And for all literate folks the show is an especial delight. How many shows routinely drop names like Stella (from STREETCAR NAMED DESIRE), Proust, Oscar Levant, Marlon Perkins (the Wild Kingdom guy), Tolstoy, John Muir, Thoreau, and so forth, as well as extended discussions of ennui. And the musical references are consistently cool: PJ Harvey, Belle and Sebastian, Nico, Blur, and a host of others. I get all the references, but I think even if you don't it would be fun for once not to have a show whose scripts are directed at the lowest common denominator but no higher.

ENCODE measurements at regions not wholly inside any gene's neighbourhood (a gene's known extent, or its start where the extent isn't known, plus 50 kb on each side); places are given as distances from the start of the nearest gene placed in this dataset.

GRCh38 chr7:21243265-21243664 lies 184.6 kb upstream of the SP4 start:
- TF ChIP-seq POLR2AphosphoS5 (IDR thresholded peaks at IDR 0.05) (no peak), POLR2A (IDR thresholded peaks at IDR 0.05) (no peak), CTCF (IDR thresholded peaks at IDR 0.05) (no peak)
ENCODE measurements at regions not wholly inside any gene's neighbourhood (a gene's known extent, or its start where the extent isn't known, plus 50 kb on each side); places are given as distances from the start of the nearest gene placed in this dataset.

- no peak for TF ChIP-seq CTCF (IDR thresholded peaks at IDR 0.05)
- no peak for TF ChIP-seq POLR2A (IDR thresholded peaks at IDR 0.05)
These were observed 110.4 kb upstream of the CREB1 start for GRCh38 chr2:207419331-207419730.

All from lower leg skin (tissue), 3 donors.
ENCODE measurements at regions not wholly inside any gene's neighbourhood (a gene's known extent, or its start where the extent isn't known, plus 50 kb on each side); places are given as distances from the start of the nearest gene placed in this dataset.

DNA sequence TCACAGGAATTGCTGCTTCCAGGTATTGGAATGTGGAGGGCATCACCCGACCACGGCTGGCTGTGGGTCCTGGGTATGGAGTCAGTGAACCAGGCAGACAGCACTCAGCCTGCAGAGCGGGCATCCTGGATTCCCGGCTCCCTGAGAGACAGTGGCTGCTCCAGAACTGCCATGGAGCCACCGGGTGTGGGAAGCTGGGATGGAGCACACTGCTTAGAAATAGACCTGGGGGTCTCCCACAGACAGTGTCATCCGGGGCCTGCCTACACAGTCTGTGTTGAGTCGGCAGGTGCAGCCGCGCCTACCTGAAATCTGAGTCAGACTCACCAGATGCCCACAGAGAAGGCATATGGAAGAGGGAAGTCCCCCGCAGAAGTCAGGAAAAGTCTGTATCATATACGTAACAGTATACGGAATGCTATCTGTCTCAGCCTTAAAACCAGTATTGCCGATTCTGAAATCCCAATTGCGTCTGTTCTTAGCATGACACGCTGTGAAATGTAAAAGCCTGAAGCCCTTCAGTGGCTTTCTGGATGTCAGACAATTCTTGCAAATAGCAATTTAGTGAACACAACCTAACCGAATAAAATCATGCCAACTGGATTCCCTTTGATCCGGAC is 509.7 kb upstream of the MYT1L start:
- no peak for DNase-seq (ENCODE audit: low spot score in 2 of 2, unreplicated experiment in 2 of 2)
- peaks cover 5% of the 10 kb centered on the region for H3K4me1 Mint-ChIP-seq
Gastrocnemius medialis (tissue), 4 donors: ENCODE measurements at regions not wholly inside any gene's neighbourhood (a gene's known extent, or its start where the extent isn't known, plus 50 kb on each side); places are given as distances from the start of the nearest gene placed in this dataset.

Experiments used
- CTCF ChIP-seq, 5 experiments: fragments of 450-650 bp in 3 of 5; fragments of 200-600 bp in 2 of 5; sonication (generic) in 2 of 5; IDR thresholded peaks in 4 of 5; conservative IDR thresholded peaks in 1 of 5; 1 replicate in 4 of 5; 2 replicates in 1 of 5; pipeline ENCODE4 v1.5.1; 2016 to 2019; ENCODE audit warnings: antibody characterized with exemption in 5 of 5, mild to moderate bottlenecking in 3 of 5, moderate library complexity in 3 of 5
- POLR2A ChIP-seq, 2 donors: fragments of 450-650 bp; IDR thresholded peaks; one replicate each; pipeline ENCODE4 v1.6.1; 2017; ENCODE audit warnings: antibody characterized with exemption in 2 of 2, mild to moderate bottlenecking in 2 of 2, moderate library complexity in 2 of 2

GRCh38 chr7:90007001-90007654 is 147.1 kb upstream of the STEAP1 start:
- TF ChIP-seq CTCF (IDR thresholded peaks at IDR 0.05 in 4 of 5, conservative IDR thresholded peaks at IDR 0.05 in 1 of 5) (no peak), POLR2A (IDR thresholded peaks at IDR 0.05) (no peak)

I have to add that I love the interaction between Lorelai and Rory. They have what is without question the finest onscreen relationship between parent and child on TV. Oh, and I'd like to add that more than one person (well, two) has told me that Lorelai and Rory remind them of me and my daughter, so I like to keep that in mind when I watch the show.
7 people found this helpful
DSReviewed in the United States on May 22, 2022
5.0 out of 5 stars
Memories!
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Arrived beautifully and packaged well and even came with a hand written note thanking me for the purchase and the memories!

Thank you for making my day with a personalized little note to find in my delivery.

5 stars
10/10
S. T. PetersonReviewed in the United States on April 29, 2012
4.0 out of 5 stars
sometimes funny sometimes annoying